The average annual growth in preferential imports by OECD countries was almost twice as high as that of imports from all sources. This is due to the increased product coverage of the schemes, the enhancement of beneficiary export supply capabilities and efforts to diversify exports towards non-traditional products. However, the average annual rate of increase was least rapid in the case of least developed countries (LDCs). This was largely due to the high dependence by LDCs on exports of duty-free primary and resource products, rules of origin difficulties, and lack of expertise among LDC traders or ignorance concerning the advantages of the GSP.
While the continuance of special preferences in favour of those developing countries whose commodities cannot compete on the world markets appear at first sight to be the simplest course of action in many cases, such special trade preferences providing particular advantages to exports of some developing countries but discriminating against others cannot be considered as a solution for the problems of all or even most developing countries. Moreover, even from the standpoint of the original preferred countries, the extension of special preferences to additional developing countries might in a number of cases remove valuable special trade advantages previously enjoyed only by them.
Taking account of the vital need of all developing countries, including those receiving special preferences, for a general solution of their fundamental trade and development problems, as well as of the dangers of the proliferation of the special preferential arrangements, the replacement of special preferences by adequate world-wide solutions is urgently required. Simultaneously, the elimination of reciprocal preferences enjoyed by developed countries would reduce the losses resulting for some developing countries from the abolition of special preferences.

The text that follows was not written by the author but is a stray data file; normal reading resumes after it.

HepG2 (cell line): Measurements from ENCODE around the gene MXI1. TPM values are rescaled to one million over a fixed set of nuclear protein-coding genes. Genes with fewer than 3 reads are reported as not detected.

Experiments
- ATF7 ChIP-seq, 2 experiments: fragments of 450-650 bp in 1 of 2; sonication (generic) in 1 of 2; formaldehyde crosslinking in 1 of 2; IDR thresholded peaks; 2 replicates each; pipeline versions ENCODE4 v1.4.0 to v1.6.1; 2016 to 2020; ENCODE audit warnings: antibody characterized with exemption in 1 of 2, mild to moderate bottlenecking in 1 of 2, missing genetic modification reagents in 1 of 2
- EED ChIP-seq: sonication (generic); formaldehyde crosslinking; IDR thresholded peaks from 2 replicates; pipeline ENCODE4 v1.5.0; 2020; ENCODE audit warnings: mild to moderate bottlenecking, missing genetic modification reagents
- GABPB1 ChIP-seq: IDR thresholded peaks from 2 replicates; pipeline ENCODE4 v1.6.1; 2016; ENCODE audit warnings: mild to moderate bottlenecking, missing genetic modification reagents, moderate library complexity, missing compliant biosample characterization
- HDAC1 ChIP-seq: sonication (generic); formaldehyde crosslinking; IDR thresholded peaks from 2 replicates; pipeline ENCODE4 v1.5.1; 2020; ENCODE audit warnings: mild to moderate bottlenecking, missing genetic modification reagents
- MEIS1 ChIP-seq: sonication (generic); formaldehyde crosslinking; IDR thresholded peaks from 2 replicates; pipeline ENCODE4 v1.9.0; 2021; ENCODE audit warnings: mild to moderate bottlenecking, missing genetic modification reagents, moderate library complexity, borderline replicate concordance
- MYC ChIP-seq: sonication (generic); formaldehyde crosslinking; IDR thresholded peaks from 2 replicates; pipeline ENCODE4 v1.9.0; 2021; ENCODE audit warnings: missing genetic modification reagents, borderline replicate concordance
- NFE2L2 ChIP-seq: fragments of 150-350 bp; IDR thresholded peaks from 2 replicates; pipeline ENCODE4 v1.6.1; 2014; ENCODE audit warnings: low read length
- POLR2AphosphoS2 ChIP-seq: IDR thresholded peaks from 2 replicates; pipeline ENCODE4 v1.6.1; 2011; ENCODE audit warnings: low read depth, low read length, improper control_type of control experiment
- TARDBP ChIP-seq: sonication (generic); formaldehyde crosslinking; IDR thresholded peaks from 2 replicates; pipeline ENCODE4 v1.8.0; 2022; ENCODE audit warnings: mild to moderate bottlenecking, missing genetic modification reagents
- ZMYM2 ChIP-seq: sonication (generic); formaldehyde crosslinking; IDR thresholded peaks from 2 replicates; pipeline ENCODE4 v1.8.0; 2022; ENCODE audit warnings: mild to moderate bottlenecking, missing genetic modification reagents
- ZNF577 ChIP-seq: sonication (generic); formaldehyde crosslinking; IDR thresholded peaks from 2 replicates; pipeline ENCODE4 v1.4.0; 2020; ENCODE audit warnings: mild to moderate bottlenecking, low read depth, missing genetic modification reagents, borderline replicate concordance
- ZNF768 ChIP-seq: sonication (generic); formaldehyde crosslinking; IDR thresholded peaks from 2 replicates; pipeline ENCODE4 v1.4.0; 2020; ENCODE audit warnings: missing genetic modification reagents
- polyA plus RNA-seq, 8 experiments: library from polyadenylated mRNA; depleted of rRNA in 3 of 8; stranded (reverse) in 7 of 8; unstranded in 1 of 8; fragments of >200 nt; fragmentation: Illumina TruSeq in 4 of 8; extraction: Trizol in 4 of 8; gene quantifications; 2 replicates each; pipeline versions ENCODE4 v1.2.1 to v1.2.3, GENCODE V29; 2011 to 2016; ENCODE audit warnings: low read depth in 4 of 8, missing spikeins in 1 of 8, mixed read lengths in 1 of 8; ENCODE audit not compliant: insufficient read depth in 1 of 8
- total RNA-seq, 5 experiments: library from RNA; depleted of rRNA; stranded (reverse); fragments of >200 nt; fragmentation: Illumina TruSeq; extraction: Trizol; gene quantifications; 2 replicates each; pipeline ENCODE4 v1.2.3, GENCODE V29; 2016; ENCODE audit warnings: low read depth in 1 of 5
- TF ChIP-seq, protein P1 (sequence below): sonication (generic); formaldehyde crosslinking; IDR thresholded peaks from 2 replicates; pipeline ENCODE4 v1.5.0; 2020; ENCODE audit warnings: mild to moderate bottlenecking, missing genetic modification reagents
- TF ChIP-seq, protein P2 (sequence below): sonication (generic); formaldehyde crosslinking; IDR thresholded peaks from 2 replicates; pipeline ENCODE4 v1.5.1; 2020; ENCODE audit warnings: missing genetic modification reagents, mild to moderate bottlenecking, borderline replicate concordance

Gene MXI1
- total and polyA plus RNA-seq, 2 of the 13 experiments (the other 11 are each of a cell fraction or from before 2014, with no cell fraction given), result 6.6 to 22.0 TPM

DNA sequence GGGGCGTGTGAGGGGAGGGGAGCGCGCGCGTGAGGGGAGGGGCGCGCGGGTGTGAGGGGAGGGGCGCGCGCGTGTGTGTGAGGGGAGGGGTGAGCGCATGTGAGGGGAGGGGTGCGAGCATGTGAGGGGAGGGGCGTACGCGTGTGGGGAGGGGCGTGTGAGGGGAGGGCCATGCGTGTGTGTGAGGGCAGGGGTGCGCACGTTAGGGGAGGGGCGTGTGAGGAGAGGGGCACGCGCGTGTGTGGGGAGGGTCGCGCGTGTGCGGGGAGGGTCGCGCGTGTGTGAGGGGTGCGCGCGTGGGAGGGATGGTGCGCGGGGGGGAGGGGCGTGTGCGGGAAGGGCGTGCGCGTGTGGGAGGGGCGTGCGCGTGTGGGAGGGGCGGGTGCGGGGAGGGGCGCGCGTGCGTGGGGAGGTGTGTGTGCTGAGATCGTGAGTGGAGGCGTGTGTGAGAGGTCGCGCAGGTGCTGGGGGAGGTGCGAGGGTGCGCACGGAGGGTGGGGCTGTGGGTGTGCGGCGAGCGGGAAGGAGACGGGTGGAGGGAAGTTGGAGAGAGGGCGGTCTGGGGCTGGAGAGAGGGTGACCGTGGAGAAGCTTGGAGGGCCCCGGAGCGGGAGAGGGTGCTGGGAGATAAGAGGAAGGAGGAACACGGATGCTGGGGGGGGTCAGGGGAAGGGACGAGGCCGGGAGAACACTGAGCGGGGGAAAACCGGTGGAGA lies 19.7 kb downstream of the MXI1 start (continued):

The general economic, trade and financial position of countries enjoying special preferences explains why the transition from special preferences to equal competition may give rise to considerable problems for most of them and, in particular, for those which could not compete efficiently with some other developing countries or which depend on commodities for which the outlook is not encouraging.
The position of such individual countries varies according to the commodity composition and geographical breakdown of their exports, as well as according to the nature and scope of their existing links with the developed countries and the economic potential of each of them. For several of them, however, an elimination of special trade preferences would require important adjustments of their production and marketing to wider competition, an expansion of their exports to new markets, both developed and developing, and a greater geographical spread and diversification of their commodity trade. The adjustment, even if facilitated by a stabilization of world commodity prices at remunerative levels, by improved access to the markets of the developed countries and by financial assistance, as well as by continuation of other than discriminatory special links with the individual developed countries, would not as far as most primary commodities are concerned, be accomplished without a certain transitional period. Irrespective of the disappearance of special preferences and other transitional arrangements, the special economic, social and political links that have traditionally strengthened the relations between certain countries should continue to support the development efforts of the individual developing countries concerned; the correct function of these links, however, should be to serve as instruments of economic cooperation rather than as means of discrimination against trade with outside countries.